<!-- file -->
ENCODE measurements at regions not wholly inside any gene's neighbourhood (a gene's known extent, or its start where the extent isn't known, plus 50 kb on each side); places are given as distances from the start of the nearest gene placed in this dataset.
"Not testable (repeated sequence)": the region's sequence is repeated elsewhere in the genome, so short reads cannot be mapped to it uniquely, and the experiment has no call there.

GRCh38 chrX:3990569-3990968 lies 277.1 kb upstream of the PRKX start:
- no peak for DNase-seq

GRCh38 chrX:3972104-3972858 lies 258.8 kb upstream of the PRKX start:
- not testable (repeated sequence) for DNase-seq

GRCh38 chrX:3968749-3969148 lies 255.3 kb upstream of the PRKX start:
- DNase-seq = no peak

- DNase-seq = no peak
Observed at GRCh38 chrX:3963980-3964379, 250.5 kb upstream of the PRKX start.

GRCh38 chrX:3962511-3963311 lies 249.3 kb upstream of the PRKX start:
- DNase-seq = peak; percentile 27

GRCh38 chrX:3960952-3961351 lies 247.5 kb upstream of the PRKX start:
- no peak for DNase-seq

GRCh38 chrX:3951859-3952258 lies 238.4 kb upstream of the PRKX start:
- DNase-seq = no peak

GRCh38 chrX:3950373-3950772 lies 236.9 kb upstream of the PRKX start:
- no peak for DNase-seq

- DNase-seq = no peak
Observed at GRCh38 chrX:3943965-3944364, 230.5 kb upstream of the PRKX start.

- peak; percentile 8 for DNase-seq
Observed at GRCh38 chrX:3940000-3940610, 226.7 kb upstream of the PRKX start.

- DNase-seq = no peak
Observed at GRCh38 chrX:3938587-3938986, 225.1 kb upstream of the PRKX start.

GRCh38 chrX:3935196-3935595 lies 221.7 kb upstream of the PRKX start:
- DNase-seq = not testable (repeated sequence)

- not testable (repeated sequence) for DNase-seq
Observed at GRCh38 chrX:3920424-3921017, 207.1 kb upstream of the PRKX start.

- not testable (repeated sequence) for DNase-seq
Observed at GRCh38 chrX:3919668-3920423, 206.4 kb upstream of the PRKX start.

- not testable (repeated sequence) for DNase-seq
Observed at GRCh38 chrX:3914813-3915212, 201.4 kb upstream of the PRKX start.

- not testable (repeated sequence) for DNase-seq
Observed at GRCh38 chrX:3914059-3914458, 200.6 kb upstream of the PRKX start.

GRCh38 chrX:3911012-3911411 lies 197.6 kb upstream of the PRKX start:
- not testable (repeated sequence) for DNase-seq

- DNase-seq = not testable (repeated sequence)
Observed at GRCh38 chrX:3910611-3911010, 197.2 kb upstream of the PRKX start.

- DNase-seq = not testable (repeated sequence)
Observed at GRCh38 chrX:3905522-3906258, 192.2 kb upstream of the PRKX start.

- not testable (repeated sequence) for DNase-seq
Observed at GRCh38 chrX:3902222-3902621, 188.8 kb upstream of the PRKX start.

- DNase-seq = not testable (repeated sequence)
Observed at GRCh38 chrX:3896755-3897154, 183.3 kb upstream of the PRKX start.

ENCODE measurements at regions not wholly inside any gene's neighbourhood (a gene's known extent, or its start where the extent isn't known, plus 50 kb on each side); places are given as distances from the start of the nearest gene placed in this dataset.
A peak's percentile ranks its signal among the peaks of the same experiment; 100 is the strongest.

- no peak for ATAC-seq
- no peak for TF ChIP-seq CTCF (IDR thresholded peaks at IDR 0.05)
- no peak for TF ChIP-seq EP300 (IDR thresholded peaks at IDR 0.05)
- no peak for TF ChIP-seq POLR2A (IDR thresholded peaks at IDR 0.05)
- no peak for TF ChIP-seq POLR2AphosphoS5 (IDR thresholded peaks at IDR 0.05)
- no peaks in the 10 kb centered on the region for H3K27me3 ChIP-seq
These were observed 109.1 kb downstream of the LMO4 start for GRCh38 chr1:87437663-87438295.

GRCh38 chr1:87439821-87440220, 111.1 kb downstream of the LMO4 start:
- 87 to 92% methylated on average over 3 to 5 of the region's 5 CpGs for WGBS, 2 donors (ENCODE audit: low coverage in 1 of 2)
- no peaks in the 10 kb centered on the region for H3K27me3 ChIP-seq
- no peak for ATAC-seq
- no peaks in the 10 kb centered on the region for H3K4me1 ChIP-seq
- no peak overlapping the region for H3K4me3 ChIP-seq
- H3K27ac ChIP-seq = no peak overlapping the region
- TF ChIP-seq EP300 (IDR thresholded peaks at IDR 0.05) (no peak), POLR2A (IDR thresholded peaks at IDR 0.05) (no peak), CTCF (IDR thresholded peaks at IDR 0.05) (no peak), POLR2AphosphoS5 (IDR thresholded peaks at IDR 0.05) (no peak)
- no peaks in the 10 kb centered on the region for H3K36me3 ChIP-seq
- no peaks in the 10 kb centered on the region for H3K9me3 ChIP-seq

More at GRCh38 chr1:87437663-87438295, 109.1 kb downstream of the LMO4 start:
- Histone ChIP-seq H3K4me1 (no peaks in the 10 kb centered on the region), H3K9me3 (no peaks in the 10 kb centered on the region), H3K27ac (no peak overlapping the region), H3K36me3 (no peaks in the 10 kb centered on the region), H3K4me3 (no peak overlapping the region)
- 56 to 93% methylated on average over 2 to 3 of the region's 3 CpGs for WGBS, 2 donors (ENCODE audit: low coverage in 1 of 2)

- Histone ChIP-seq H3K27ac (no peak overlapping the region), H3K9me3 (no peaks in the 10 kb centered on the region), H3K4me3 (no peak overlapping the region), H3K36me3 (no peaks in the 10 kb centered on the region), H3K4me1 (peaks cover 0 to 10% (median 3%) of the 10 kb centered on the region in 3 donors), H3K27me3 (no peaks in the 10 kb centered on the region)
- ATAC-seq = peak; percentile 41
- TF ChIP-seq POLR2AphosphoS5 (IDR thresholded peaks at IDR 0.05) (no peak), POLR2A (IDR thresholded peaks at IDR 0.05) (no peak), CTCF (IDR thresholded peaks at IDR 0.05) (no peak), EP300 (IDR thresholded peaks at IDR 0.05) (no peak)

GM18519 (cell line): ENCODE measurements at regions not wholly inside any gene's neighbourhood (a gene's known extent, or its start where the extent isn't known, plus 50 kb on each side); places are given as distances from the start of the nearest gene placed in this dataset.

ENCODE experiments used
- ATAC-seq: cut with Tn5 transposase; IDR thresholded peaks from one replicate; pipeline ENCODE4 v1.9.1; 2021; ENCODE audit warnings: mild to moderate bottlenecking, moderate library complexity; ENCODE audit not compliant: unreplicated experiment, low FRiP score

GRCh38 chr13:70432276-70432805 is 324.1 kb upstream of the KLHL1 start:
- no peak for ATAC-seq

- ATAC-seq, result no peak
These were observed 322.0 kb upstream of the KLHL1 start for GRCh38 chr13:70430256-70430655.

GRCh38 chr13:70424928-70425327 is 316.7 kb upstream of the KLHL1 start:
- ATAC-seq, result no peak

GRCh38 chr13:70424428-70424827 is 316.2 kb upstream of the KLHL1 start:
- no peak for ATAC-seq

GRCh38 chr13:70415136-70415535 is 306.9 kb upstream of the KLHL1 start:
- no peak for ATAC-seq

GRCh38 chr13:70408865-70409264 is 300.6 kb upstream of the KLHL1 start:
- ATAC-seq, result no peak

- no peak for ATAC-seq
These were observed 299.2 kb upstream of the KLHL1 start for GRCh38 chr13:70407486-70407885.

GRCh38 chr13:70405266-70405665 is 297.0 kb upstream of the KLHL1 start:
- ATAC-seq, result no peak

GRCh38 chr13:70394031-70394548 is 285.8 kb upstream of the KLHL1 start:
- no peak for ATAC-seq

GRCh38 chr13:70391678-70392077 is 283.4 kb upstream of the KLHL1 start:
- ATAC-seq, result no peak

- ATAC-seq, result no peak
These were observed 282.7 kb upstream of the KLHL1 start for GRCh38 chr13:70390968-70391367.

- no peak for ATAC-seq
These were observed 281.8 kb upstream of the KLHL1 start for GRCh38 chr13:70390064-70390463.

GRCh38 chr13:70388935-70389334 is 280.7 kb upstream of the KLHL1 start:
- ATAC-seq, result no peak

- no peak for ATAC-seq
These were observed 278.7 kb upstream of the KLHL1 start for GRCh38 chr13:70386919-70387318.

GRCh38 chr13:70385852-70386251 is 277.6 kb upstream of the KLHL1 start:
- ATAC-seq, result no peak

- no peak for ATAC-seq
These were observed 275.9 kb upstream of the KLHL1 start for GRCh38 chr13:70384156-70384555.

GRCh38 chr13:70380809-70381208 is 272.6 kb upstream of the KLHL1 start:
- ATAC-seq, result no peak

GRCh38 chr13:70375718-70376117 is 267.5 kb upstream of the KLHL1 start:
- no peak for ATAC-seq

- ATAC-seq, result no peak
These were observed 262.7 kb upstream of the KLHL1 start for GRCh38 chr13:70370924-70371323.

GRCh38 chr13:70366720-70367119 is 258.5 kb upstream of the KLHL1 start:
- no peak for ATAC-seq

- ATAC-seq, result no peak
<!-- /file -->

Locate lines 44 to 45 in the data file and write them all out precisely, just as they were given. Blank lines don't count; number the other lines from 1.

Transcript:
Observed at GRCh38 chrX:3896755-3897154, 183.3 kb upstream of the PRKX start.

ENCODE measurements at regions not wholly inside any gene's neighbourhood (a gene's known extent, or its start where the extent isn't known, plus 50 kb on each side); places are given as distances from the start of the nearest gene placed in this dataset.